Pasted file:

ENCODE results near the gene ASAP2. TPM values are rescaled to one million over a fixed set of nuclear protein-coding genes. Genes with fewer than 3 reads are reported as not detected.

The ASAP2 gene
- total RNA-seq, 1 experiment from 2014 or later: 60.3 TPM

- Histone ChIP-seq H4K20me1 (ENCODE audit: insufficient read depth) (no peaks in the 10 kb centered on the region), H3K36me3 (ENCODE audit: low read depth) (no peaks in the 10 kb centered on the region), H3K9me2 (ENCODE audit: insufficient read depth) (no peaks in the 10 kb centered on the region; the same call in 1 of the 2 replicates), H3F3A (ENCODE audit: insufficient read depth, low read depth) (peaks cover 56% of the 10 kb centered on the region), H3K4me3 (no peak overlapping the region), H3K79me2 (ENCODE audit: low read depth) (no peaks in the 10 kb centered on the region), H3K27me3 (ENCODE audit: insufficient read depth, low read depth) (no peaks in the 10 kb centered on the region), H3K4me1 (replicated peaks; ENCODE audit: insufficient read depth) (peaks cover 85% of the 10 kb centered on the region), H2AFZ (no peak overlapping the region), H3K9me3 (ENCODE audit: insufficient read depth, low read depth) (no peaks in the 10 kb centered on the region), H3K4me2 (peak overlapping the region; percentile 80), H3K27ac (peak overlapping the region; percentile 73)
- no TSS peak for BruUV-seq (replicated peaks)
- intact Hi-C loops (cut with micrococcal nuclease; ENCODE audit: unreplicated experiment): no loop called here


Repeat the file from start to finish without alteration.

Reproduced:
ENCODE results near the gene ASAP2. TPM values are rescaled to one million over a fixed set of nuclear protein-coding genes. Genes with fewer than 3 reads are reported as not detected.

The ASAP2 gene
- total RNA-seq, 1 experiment from 2014 or later: 60.3 TPM

- Histone ChIP-seq H4K20me1 (ENCODE audit: insufficient read depth) (no peaks in the 10 kb centered on the region), H3K36me3 (ENCODE audit: low read depth) (no peaks in the 10 kb centered on the region), H3K9me2 (ENCODE audit: insufficient read depth) (no peaks in the 10 kb centered on the region; the same call in 1 of the 2 replicates), H3F3A (ENCODE audit: insufficient read depth, low read depth) (peaks cover 56% of the 10 kb centered on the region), H3K4me3 (no peak overlapping the region), H3K79me2 (ENCODE audit: low read depth) (no peaks in the 10 kb centered on the region), H3K27me3 (ENCODE audit: insufficient read depth, low read depth) (no peaks in the 10 kb centered on the region), H3K4me1 (replicated peaks; ENCODE audit: insufficient read depth) (peaks cover 85% of the 10 kb centered on the region), H2AFZ (no peak overlapping the region), H3K9me3 (ENCODE audit: insufficient read depth, low read depth) (no peaks in the 10 kb centered on the region), H3K4me2 (peak overlapping the region; percentile 80), H3K27ac (peak overlapping the region; percentile 73)
- no TSS peak for BruUV-seq (replicated peaks)
- intact Hi-C loops (cut with micrococcal nuclease; ENCODE audit: unreplicated experiment): no loop called here